A UMNS feature by Rich Peck
The Rev. Nathaniel Long, a North Georgia pastor who calls himself The Hog Father, celebrated his 49th birthday by riding his motorcycle 451 miles to the Tennessee and Alabama borders.
He describes himself as an out-of-shape and over-fed pastor of a rural church. However, on this trip, he was feeling a good deal healthier and lighter.
Long, along with three other United Methodist clergymen in Georgia, had been living only on Stop Hunger Now packages during the 40 days of Lent. The international organization provides prepackaged food for hungry people for 25 cents a day.
4 for 40
“We call ourselves the ‘4 for 40,’” Long said.
The clergymen’s unusual fast drew attention and funding to the Raleigh, N.C., an organization has already distributed 43 million meals to hungry people around the world.
Members of the clergymen’s four United Methodist congregations pledged $1.50 a day during Lent to fund four packaging events where dry ingredients was poured into plastic packages.
The events provided a total of 40,000 meals to be distributed by Stop Hunger Now.
Helping to relieve hunger was not the only benefit of the Lenten effort, Long discovered.
Daily 25-cent diet
After living almost all of Lent on a daily diet of 13-ounce Stop Hunger Now packets of rice soy protein, dehydrated vegetables, vitamins and minerals, Long weighed some 40 fewer pounds on his 49th birthday ride than he did on his 48th birthday.
The fast is just one of the many ways members of United Methodist Men are contributing to the work of Stop Hunger Now.
The Rev. Ray Buchanan, a Marine Corps veteran and a United Methodist clergyman, founded the international hunger-relief group in 1998. He was also the founder and co-director of the Society of St. Andrew, a Virginia-based food-relief organization for the United States. Both hunger-relief agencies are partner organizations with the Commission on United Methodist Men.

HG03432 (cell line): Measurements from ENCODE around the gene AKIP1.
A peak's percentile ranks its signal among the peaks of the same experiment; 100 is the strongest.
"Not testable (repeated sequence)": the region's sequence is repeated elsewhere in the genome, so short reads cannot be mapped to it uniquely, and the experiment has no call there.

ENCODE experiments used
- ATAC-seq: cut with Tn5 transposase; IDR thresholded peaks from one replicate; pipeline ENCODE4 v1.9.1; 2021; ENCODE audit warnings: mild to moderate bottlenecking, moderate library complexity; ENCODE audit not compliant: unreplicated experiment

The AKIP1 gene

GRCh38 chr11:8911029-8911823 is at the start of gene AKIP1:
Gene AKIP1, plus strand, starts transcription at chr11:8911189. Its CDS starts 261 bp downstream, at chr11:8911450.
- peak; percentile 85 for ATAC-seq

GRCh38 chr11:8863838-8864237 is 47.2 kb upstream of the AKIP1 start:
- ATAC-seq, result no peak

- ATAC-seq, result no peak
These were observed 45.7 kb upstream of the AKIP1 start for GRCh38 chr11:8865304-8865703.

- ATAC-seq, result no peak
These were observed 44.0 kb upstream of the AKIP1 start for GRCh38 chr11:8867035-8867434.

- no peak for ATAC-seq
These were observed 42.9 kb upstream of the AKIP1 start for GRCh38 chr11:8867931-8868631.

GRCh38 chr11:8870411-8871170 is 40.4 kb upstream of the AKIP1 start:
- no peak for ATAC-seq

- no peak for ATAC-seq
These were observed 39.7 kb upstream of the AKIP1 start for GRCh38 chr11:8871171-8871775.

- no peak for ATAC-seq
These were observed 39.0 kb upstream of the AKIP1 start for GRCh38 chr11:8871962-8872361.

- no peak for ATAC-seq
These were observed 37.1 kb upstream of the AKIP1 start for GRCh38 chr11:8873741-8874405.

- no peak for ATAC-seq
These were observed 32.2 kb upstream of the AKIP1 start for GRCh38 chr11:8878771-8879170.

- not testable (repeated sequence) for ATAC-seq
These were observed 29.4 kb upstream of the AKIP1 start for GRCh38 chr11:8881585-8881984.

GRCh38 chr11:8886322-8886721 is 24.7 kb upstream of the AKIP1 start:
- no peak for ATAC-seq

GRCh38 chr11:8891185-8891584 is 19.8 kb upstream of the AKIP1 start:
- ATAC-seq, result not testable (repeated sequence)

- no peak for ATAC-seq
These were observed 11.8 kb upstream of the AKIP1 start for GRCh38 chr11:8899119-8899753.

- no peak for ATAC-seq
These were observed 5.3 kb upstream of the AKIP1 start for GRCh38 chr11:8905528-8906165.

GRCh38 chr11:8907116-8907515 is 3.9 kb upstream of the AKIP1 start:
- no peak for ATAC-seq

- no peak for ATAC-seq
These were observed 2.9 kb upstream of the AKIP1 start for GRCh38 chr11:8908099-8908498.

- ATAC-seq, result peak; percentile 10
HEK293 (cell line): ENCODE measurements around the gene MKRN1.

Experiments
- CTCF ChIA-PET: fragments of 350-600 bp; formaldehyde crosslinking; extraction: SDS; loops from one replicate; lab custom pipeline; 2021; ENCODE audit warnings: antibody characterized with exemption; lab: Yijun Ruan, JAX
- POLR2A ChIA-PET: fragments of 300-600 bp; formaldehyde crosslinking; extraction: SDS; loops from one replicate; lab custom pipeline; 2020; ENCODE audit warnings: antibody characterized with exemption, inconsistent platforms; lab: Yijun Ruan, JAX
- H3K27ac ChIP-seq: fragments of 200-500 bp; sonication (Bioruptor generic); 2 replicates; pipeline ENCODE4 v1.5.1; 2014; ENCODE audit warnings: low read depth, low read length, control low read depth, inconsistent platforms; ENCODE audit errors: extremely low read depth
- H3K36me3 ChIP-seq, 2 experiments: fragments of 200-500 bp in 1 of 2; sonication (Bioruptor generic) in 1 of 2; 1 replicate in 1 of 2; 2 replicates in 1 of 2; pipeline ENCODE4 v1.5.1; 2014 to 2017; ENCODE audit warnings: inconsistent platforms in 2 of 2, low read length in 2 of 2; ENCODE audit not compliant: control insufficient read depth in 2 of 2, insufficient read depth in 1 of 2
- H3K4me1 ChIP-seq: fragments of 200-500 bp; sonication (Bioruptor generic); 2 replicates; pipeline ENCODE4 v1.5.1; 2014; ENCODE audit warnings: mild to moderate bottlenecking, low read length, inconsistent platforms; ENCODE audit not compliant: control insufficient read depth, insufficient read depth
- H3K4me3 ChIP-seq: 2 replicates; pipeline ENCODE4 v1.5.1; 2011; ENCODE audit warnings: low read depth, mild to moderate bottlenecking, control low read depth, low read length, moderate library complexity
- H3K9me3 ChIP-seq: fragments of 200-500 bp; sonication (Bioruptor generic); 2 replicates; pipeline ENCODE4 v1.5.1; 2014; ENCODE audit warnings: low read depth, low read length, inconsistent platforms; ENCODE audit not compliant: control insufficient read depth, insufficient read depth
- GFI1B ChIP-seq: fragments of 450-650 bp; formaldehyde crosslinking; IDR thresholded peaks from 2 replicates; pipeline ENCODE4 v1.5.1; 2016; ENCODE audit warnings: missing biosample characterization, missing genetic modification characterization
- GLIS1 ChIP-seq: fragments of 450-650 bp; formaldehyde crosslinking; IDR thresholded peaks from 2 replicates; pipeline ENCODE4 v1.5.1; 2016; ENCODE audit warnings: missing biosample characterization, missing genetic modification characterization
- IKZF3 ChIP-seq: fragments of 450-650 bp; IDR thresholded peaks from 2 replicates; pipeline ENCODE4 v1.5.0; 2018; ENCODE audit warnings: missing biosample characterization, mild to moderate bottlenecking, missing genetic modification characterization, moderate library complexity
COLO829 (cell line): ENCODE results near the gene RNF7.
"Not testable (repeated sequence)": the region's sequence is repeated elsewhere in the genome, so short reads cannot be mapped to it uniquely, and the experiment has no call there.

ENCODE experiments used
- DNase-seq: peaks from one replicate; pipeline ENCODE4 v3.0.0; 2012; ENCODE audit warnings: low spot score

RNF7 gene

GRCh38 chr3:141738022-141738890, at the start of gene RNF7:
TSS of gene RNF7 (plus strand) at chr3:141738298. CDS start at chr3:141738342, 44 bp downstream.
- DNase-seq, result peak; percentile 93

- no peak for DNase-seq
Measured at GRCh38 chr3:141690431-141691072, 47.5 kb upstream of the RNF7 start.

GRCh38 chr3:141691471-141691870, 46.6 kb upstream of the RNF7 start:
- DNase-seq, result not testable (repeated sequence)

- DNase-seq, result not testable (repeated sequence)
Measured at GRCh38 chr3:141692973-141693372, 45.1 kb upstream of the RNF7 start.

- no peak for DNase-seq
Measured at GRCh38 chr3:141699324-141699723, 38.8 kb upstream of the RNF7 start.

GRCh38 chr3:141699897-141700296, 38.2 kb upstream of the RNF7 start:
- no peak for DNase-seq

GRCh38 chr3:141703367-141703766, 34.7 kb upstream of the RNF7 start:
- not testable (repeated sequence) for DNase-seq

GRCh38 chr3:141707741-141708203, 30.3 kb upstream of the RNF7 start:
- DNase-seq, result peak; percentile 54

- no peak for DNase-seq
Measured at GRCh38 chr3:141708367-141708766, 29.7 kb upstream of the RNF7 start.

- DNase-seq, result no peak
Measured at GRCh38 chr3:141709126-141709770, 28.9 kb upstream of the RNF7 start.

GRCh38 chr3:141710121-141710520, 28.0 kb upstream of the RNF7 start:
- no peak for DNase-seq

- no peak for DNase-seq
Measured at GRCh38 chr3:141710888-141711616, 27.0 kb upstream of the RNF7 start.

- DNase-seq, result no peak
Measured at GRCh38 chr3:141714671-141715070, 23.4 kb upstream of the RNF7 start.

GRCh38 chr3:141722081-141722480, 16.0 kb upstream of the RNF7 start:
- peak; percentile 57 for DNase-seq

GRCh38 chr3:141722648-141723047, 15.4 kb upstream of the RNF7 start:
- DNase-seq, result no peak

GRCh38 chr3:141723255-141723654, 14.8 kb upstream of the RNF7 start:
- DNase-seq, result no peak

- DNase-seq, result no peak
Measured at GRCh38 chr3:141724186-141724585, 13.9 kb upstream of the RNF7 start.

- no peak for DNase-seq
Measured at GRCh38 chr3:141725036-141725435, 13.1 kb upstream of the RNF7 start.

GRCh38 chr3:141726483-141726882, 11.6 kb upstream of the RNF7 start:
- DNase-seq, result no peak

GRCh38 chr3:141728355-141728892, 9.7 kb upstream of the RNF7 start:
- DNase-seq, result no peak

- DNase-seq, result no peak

Stop Hunger Now packets are easily transported, and they have a shelf life of five years. Contents are boiled in water for 20 minutes. The rice, soy, dehydrated vegetables and 21 vitamins and minerals in each plastic packet provide six nutritious meals at 25 cents per serving.
“During my birthday ride, I stopped at a store to look at my map when the owner of a red Harley with a trailer in tow approached me,” Long said. “The fellow cyclist asked about the Stop Hunger Now logos on my bike.”
Long told his fellow motorcyclist all about the organization and his fast.
The man, a firefighter, asked Long for his card and the address of the Stop Hunger Now website.
“I had a wonderful time,” Long said upon his 11 p.m. arrival back at his home in Senoia, Ga.
In a blog about his experience living only on the Stop Hunger Now food, Long wrote that his only failure came during a trip to Disney World where he had no way to heat the contents.
“Trust me, this Stop Hunger Now food is pretty good hot,” Long said, “but I just can’t do it cold.”
With financial gifts hovering around $5,000, Senoia United Methodist Church — Long’s congregation —packaged 10,000 meals on June 1. Another event was held at a nearby middle school where two groups of 100 sixth-graders each worked for 90 minutes pouring ingredients into plastic packages, sealing the packs and placing them in shipping boxes for an additional 10,000 meals.
Long, the father of five children ranging from 7 to 24, says that his birthday ride gave him time to reflect on why people have failed to do anything about the 925 million hungry people in the world.
“Most of the time our lack of effort in ending the plight of world hunger is not indifference, selfishness, hard-heartedness, hate or any other negative action,” Long said. “It is usually due simply to the fact that we live our lives with blinders on. We live, sleep, work, play (and) relate in a place where we are usually untouched by the realities of others around the world.
“One of the things I love about Stop Hunger Now is that the solution to the hunger in the world already exists; we just have to decide to make it a reality,” he added. “And you and I can do that one child, one meal and one-quarter at a time.”
A UMNS feature by Rich Peck